News Corp staff still in the dark over top editor’s exit

Staff at Rupert Murdoch’s The Australian newspaper have been left in the dark about the exit of former editor-in-chief Chris Dore, as workplace experts said employers must be transparent about the true reasons for departures of senior company figures.

Dore, the most senior editor at Murdoch’s News Corp in Australia, suddenly stepped down as editor-in-chief of its broadsheet The Australian last week. A company email, and statements from both Dore and News Corp’s Australian chief, Michael Miller, initially attributed his exit to exhaustion and health issues. But this masthead revealed on Sunday that Dore had left after making lewd remarks to a woman at a function in California in October.

Chris Dore’s exit sparked rampant speculation inside News Corp, which has not abated with the company refusing to comment on reports about the reason for his departure.

Chris Dore’s exit sparked rampant speculation inside News Corp, which has not abated with the company refusing to comment on reports about the reason for his departure.Credit:Jesse Marlow

News Corp has refused to say why the incident was not disclosed to employees and staff at the masthead say they were not told anything on Monday after the report. “It’s been radio silence,” one said, speaking on condition of anonymity to protect their employment.

The company’s initial explanation for Dore’s departure triggered immediate disbelief among staff who feared that his leaving may have presaged job cuts or other changes at the masthead.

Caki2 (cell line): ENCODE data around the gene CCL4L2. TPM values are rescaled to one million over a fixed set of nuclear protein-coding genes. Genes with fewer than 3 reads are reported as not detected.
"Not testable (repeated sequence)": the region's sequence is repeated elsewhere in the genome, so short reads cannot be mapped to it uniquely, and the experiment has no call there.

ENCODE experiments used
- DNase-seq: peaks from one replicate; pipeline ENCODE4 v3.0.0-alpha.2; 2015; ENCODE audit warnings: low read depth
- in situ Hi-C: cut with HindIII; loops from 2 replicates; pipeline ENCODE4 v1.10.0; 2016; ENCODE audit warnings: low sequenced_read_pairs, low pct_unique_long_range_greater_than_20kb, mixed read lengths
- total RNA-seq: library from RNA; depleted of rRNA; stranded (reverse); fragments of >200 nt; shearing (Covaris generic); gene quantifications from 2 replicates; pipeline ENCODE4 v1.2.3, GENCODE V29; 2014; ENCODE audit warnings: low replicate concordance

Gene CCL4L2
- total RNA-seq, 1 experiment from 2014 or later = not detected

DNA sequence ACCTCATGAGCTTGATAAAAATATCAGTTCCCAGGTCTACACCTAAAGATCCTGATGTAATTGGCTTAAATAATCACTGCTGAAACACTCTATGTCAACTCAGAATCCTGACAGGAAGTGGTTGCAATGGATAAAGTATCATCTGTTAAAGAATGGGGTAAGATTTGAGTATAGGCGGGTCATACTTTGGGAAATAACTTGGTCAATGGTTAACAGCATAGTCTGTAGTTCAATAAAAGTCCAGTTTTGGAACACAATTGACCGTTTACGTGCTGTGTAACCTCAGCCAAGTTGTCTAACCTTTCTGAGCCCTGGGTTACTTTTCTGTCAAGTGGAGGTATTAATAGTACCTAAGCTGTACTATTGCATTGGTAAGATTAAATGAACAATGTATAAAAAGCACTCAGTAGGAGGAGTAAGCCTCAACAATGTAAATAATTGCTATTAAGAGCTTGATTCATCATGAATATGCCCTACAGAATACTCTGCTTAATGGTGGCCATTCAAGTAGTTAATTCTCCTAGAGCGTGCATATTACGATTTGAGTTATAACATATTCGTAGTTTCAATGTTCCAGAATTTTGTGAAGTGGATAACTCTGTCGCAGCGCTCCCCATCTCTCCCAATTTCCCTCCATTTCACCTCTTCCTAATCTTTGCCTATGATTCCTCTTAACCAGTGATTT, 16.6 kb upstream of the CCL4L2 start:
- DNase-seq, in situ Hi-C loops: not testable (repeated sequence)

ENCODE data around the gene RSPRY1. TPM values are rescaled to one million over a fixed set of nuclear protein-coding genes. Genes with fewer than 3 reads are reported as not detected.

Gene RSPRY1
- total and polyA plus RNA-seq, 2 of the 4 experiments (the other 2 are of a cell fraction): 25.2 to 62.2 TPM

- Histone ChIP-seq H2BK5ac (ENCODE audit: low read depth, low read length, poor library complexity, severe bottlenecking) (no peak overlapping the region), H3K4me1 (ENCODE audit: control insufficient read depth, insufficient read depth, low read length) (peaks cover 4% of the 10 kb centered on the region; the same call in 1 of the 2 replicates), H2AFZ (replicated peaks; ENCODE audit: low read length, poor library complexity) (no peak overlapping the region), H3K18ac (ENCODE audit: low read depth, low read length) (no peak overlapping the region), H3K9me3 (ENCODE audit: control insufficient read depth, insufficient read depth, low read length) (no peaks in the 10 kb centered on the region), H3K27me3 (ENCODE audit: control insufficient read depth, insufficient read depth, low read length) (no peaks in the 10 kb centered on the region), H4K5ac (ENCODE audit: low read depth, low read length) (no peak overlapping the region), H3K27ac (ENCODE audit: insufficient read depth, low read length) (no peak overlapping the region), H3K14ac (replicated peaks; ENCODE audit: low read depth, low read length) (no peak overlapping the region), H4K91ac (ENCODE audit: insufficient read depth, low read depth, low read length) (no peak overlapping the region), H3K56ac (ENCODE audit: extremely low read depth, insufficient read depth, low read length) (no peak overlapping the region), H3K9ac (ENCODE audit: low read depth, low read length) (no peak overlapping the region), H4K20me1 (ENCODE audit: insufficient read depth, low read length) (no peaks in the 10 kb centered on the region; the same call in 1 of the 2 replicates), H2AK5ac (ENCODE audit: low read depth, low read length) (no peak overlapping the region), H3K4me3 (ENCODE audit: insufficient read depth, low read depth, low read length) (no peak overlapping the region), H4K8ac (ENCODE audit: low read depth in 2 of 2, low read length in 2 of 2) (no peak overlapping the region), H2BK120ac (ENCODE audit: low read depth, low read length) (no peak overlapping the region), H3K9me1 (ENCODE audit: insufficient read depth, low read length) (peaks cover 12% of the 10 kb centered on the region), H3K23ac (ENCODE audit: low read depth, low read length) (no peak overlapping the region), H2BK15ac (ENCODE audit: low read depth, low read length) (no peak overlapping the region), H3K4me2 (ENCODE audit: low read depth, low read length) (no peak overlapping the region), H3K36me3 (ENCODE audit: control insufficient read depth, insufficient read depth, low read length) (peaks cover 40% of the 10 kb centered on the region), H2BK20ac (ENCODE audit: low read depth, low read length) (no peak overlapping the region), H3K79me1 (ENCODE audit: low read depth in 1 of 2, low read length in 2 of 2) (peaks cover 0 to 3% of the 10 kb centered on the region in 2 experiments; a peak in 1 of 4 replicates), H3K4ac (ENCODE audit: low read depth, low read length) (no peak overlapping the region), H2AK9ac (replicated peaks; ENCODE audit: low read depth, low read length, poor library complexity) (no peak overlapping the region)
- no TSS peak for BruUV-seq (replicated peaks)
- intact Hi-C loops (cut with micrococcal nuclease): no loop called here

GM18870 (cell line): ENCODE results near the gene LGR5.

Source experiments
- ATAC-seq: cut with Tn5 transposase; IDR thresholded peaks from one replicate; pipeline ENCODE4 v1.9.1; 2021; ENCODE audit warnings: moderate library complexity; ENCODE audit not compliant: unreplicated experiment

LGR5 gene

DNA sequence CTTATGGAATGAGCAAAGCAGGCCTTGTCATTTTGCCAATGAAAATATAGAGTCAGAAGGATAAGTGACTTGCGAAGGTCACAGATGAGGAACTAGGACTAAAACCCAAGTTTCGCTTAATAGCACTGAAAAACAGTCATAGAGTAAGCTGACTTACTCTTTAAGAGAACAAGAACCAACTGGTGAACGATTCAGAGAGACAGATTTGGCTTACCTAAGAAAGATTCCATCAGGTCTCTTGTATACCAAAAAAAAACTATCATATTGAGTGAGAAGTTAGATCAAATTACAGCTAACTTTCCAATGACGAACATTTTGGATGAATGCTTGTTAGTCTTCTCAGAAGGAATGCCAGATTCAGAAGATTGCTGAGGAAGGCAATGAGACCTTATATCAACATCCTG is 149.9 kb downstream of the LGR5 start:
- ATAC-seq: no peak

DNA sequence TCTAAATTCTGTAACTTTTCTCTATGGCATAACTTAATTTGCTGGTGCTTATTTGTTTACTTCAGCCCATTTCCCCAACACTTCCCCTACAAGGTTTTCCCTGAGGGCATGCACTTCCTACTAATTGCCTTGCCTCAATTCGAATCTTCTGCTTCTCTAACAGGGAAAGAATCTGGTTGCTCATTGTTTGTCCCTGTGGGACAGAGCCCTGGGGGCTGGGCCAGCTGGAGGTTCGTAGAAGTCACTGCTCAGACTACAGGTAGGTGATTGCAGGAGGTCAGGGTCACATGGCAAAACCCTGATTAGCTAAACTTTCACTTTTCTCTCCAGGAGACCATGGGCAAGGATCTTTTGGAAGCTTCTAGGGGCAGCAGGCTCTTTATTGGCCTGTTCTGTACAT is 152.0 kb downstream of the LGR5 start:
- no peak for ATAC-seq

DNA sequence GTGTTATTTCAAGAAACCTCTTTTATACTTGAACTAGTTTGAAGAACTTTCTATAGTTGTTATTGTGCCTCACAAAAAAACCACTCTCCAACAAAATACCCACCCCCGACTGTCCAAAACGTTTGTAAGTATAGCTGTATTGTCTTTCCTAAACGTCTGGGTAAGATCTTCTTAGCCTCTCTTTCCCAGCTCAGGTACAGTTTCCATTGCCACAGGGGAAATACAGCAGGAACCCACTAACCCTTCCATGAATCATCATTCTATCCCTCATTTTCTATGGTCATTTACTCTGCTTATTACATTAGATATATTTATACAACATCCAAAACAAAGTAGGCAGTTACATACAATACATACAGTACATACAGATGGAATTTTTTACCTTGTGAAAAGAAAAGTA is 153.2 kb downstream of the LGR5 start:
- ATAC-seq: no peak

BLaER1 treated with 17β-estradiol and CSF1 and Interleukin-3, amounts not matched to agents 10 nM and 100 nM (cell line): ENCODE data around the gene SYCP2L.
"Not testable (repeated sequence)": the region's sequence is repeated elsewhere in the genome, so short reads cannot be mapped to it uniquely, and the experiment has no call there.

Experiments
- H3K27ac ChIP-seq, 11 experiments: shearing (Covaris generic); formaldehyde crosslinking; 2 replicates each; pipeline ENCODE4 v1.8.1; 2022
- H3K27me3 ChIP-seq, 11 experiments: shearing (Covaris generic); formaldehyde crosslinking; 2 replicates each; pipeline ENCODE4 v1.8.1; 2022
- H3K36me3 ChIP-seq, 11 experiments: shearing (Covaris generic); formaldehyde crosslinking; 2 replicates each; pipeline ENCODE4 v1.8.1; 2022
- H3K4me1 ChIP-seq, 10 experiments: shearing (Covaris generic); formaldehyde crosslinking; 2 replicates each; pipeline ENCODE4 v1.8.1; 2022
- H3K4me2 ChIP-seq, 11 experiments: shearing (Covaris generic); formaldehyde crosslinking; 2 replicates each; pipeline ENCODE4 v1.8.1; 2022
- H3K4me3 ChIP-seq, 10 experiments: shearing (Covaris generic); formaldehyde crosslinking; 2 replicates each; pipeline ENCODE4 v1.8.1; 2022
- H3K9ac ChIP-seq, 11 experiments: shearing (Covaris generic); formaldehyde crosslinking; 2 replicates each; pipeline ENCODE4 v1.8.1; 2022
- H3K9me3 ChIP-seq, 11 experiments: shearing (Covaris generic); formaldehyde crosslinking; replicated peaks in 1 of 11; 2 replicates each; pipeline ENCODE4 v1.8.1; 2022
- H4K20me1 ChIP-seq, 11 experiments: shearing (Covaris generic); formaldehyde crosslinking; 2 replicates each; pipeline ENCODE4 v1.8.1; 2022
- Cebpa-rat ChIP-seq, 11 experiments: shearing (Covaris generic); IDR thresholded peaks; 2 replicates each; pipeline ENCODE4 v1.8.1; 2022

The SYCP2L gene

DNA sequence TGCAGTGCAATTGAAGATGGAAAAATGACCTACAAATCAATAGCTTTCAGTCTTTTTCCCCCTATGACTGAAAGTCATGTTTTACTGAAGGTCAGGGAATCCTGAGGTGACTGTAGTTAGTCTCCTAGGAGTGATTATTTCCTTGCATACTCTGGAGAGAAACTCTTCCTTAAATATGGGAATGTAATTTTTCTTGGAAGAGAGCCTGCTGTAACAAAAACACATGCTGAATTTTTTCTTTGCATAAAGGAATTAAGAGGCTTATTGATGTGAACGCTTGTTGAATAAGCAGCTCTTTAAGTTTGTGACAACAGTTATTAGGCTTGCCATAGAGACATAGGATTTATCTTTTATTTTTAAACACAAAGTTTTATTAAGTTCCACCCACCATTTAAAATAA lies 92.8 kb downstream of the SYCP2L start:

Another Australian staff member said Dore’s departure was a blow to a newspaper that had already suffered repeated budget cuts and redundancies. “There’s no doubt that morale has been smashed by all the cuts,” the person said, also on condition of anonymity.

Dore had worked at News Corp for more than 30 years, holding some of the most senior editorial positions in Australia and was chairman of its internal editorial board. He had not been in its Sydney office for weeks before his departure was announced, leading some at The Australian to believe he was in line for a promotion to run the company’s flagship US title The Wall Street Journal, which also recently replaced its top editor.

University of Sydney professor Catharine Lumby, a culture and communications expert, said the lack of clarity about the exit of a senior figure at any company was unfortunate because it sparked speculation. “It’s poor management practice not to be clearer about the reasons within legal limits,” Lumby said.

In additional general comments, Lumby said it was essential for organisations, especially in the historically male-dominated media industry, to clearly state their workplaces rules and standards.

“As a former full-time journalist, one of the things that struck me in the 80s and the 90s was the lack of rules and standards in workplace culture, the lack of which often affected young journalists,” Lumby said.

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